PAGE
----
Spirituality Circle members participated in the Viasaki Day celebration at the Guru Nanak Sikh Temple last April.

Spirituality Circle members participated in the Viasaki Day celebration at the Guru Nanak Sikh Temple last April.

Planting seeds of peace in a climate of war

We live in a beautiful world. Here in the Cariboo, spring has arrived.

Margaret-Anne Enders

Special to the Tribune/Advisor

We live in a beautiful world. Here in the Cariboo, spring has arrived. The robins have returned, the leaves are budding on the trees, and the tulips and garlic are eight inches high.

However, alongside the beauty of the world comes also the pain of the world.

It is a delicate balancing act to both appreciate the beauty and to remain present and compassionate in the midst of the pain and struggles.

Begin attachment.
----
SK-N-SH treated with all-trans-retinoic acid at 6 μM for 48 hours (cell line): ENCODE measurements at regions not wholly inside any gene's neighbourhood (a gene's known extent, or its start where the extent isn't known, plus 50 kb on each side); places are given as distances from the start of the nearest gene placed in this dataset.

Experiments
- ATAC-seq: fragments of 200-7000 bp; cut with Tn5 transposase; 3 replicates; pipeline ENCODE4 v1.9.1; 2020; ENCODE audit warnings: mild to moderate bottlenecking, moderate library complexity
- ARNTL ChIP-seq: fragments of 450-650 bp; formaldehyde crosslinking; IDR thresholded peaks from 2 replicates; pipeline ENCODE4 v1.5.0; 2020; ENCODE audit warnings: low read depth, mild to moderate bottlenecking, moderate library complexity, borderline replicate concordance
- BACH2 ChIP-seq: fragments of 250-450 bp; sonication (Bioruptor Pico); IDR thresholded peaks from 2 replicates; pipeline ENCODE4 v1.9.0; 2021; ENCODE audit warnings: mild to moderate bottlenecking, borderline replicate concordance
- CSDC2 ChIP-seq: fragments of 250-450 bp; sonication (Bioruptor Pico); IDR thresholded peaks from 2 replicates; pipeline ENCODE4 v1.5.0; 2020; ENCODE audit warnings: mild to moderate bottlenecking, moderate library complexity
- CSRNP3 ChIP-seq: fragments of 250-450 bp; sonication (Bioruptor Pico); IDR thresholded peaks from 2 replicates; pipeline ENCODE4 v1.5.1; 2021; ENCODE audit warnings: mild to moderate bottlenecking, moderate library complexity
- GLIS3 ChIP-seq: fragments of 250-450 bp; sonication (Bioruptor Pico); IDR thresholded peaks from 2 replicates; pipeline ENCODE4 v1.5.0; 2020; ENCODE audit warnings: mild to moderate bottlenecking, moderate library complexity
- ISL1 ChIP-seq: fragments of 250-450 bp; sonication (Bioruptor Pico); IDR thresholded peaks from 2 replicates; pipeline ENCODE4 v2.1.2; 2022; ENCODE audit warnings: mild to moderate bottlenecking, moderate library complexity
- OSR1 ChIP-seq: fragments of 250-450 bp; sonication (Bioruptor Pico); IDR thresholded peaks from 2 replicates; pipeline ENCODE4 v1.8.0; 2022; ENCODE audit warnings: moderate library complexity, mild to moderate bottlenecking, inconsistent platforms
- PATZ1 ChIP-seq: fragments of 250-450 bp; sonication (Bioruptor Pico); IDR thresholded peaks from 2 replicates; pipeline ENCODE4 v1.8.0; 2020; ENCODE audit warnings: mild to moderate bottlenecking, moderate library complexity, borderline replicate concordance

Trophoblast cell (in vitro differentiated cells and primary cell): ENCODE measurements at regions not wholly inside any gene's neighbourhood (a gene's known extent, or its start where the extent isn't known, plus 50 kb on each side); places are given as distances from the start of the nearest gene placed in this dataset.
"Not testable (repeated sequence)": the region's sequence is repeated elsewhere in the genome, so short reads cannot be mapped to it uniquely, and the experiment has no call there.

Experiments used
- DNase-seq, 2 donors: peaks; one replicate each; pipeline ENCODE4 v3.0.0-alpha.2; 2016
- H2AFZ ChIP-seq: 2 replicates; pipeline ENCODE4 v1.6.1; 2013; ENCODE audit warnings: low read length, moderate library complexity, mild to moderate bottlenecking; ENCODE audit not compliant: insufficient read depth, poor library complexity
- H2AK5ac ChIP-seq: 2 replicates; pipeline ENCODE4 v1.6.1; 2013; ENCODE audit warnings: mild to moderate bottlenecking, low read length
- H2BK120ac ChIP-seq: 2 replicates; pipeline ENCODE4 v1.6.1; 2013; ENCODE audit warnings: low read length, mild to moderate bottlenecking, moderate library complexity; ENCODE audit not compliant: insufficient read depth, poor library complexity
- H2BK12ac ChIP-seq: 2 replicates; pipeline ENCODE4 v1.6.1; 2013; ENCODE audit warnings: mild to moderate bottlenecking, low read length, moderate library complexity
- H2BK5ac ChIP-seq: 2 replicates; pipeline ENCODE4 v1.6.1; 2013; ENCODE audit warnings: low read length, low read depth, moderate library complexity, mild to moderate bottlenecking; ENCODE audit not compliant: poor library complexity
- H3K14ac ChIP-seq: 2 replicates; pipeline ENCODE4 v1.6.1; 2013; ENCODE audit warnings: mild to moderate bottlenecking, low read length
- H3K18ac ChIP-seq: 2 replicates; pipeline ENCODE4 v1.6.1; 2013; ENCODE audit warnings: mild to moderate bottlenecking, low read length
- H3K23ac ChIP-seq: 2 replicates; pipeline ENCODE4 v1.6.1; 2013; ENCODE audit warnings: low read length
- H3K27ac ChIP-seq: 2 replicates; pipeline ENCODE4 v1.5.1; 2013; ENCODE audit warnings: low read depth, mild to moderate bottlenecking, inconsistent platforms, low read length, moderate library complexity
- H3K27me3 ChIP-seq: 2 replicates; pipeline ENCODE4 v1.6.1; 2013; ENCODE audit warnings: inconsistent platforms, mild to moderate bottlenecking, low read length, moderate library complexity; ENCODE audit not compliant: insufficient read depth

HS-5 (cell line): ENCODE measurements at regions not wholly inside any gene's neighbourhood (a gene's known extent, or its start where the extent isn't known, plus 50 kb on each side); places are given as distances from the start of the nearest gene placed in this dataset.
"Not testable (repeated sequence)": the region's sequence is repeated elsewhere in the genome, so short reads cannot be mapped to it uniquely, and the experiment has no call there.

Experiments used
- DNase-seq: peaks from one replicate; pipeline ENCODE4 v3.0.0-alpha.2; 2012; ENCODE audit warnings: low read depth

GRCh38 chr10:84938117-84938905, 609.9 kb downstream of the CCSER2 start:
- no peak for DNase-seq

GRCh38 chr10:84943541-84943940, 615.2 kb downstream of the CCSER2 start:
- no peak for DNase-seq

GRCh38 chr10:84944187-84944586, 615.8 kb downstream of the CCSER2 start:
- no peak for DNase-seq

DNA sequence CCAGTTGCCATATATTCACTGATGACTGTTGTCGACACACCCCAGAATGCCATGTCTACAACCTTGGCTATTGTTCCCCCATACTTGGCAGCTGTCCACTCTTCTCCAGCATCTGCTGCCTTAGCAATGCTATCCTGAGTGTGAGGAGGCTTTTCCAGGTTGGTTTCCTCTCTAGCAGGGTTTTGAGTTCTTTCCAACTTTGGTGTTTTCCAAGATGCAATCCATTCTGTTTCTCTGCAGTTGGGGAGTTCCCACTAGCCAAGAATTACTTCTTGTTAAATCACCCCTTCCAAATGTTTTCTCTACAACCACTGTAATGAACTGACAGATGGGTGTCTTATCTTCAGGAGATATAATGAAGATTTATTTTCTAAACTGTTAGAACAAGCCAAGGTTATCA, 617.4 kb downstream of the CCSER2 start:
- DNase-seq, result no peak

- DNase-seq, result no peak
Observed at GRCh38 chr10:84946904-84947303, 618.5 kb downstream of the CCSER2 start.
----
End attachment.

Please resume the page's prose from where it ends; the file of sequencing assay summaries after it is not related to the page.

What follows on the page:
The struggles are becoming more apparent.

With the extension and expansion of the Canadian military mission against ISIS in the Middle East and the introduction and fast-tracking of Bill C51 through parliament, the culture of fear is on the rise.

Once fear takes hold, it starts to spread: fear of the future, fear of change, fear of “the other.”

Even here in Williams Lake, far from Parliament Hill, far from the hustle and bustle of a cosmopolitan metropolis, even here there is fear.

It is this climate of fear that is challenged and changed by the women involved with the Women’s Spirituality Circle (WSC).

The Women’s Spirituality Circle, a program of the Canadian Mental Health Association Cariboo Chilcotin Branch, is comprised of women throughout the Cariboo who hail from many different religious and spiritual traditions: – Baha’i, Buddhist, Christian, First Nations, Messianic Jewish, Muslim, Sikh, and Yogic – as well as many women whose spiritual lives and beliefs are less-defined.

For the past year and a half, the WSC has been meeting to plan inter-faith bridging events and to increase opportunities for women of diverse spiritual traditions to meet and grow in relationship.